Physicists in Switzerland just reported they are closing in on the “Higgs boson,” a hypothesized ultra-small unit that may be the building block of subatomic particles. Let’s hope they are right, so European taxpayers get a return on the $10 billion complex built to look for the Higgs boson.
Whether this particle is found will not affect your life in any way. But the search for abstract knowledge is part of the human quest.
Last year as the holidays approached, I reviewed the state of understanding of the size and age of the cosmos. This year for the holidays, the topic is what science knows (or thinks it knows) about some fundamental questions of nature.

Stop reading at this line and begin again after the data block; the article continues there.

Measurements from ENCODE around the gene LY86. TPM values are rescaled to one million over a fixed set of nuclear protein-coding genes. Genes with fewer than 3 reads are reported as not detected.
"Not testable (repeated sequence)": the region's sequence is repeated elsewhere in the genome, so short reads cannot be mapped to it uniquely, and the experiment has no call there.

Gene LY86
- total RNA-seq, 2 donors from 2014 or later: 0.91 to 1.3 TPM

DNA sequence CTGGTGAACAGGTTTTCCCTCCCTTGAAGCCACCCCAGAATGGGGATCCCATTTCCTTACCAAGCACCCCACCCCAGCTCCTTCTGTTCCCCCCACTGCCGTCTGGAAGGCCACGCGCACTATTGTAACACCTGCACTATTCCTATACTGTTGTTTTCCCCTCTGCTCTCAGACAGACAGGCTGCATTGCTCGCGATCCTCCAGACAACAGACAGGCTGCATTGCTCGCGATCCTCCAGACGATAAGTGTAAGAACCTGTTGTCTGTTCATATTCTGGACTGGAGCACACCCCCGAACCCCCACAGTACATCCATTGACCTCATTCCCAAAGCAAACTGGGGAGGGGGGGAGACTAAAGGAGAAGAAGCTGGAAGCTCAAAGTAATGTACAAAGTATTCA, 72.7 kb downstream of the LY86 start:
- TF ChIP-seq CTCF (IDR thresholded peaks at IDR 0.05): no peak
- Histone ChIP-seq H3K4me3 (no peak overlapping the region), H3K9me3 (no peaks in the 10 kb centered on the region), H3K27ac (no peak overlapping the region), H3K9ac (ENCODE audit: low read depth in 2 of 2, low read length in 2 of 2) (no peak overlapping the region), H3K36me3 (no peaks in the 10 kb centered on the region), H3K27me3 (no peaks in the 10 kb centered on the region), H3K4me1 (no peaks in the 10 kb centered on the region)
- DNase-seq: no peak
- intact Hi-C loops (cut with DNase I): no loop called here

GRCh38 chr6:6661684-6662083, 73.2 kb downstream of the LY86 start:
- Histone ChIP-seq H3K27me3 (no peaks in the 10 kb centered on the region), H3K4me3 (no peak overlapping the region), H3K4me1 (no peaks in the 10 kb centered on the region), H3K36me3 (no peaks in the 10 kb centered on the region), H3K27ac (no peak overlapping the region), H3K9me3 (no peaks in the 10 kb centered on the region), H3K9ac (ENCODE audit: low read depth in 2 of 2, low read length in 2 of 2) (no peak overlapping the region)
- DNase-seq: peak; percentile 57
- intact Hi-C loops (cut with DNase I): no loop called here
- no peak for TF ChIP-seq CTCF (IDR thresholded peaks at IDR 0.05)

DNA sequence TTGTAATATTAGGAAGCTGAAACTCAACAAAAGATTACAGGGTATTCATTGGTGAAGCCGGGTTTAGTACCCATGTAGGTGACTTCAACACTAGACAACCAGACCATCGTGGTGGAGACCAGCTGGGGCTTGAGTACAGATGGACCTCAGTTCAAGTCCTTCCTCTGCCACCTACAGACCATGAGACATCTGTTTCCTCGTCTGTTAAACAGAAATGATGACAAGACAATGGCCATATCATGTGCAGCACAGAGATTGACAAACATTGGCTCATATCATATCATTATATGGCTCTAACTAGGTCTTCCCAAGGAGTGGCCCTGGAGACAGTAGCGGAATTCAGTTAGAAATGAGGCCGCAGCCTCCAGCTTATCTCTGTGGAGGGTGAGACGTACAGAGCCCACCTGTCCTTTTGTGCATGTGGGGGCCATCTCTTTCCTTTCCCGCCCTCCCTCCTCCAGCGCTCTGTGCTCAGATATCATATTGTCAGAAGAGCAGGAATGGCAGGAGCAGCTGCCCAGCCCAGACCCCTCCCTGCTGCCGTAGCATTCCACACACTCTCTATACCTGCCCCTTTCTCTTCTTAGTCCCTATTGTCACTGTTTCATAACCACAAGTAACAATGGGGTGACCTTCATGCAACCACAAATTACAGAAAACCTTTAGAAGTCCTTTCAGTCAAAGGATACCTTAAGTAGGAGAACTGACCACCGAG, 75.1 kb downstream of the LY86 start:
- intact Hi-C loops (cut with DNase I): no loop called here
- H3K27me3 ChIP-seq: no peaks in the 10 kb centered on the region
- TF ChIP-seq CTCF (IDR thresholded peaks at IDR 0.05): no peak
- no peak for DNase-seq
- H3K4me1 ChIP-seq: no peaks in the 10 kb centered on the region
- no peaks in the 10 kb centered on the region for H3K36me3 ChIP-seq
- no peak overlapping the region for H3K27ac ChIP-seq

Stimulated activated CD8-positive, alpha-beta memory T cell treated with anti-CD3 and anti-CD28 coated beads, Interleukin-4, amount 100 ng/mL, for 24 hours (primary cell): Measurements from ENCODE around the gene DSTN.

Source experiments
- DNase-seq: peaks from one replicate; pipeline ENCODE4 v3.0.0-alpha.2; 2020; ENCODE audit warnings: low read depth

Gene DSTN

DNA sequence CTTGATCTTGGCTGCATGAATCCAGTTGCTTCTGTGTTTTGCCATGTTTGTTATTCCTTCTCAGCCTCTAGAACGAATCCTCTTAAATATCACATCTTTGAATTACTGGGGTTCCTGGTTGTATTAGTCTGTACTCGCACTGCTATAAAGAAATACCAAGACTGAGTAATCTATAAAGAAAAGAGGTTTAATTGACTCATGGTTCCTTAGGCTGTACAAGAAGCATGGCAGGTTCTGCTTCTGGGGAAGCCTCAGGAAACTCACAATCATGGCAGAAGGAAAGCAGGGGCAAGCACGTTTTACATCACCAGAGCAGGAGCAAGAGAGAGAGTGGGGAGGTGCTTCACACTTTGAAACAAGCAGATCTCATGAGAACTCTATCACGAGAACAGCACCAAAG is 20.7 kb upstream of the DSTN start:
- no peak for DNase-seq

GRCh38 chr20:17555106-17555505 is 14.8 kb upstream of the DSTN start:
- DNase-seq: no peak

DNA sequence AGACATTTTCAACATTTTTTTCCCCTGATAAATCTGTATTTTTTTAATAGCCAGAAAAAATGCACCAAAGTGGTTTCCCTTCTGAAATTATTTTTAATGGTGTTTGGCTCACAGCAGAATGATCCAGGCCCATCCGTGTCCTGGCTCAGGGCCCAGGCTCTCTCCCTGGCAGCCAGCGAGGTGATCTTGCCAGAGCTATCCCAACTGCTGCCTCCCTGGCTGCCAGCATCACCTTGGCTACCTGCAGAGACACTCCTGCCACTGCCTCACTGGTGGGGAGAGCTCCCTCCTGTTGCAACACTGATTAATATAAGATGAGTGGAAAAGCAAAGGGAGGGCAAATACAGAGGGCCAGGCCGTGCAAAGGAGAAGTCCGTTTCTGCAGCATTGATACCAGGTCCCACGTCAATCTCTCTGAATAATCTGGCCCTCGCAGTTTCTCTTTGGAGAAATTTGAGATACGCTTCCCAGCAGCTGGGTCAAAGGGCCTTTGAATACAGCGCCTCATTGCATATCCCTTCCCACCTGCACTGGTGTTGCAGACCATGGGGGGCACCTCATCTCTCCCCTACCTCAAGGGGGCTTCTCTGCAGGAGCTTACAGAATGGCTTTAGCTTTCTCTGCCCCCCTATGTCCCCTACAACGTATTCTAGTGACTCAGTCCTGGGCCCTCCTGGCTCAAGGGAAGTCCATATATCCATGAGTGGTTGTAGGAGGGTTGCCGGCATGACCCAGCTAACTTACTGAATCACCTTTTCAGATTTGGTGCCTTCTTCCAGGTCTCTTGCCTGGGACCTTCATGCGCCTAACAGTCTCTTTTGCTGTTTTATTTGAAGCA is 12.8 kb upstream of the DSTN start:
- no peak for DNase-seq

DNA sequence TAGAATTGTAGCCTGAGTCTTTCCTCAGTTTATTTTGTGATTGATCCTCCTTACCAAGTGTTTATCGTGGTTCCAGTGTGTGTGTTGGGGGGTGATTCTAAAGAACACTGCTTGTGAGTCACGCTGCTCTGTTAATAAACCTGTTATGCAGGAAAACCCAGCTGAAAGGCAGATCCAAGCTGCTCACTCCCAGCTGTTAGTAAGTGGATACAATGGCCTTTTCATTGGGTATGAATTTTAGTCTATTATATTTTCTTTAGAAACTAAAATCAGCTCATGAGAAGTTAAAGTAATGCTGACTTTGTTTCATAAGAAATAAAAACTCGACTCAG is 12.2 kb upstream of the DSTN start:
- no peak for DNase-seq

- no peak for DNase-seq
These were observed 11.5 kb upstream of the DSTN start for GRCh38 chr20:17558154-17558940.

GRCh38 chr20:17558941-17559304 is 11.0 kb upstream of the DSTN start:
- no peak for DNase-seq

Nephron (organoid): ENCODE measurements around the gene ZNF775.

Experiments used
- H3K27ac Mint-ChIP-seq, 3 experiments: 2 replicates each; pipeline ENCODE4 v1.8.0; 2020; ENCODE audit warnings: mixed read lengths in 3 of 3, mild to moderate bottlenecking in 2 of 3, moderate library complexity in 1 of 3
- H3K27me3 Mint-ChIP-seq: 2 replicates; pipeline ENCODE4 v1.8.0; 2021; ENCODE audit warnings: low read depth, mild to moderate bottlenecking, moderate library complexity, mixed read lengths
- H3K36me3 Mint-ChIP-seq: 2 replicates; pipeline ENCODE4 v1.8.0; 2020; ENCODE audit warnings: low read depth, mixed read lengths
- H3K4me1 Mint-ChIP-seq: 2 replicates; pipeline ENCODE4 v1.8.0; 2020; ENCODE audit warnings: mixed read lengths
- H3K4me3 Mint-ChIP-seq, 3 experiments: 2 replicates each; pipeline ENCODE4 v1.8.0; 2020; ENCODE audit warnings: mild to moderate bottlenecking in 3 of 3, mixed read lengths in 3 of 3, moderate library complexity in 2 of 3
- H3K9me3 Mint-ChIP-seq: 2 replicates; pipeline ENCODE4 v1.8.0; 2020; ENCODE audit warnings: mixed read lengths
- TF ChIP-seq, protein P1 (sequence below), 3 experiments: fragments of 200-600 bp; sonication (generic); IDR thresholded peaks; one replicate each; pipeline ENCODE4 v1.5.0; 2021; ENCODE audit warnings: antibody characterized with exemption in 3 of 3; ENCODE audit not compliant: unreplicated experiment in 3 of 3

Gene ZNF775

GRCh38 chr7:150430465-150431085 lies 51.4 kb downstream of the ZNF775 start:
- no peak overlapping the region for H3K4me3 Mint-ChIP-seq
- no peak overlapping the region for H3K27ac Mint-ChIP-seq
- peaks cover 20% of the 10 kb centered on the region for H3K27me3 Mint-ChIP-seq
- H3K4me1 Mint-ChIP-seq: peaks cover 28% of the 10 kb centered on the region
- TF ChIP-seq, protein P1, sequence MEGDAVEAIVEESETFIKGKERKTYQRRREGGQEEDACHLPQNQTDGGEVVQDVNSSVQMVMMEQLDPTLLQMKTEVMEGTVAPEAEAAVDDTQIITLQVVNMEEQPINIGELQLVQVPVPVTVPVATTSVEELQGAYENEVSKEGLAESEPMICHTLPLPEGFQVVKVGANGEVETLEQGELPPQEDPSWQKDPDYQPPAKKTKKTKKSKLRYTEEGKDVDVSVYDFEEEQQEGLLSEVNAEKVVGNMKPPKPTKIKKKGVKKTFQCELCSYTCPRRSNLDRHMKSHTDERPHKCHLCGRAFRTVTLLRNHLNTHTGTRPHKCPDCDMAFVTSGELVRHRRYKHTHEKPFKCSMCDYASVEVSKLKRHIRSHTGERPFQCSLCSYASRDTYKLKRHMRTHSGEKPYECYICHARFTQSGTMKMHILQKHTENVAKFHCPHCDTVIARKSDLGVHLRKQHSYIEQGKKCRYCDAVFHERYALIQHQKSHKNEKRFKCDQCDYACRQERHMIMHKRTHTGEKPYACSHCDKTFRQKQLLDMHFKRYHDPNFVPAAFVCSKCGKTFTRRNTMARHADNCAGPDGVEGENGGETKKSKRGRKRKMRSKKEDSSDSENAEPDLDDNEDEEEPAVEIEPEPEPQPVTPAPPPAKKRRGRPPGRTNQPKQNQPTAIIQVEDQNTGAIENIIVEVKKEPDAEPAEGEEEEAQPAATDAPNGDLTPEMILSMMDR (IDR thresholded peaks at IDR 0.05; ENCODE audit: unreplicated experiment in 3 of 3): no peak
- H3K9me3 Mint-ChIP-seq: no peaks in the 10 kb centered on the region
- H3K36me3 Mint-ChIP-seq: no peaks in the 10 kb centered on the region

* What is matter? When the atom was shown to contain neutrons, protons and electrons, these were assumed to be the basic components of matter. Then such particles were shown to be made up of quarks. Now it turns out quarks — well, you can fill in the sentence. The closer researchers look at matter, the less seems to be there. A baseball is solid at the macro scale: at the subatomic scale, it seems to be made of rapidly spinning packets of nothingness.
The Higgs boson, from which quarks may be made, is conceptualized not so much as a solid entity, rather, as a fluctuation in a mysterious field that some researchers think permeates the cosmos. What is the mysterious field? Your guess is as good as the next Nobel Prize winner’s.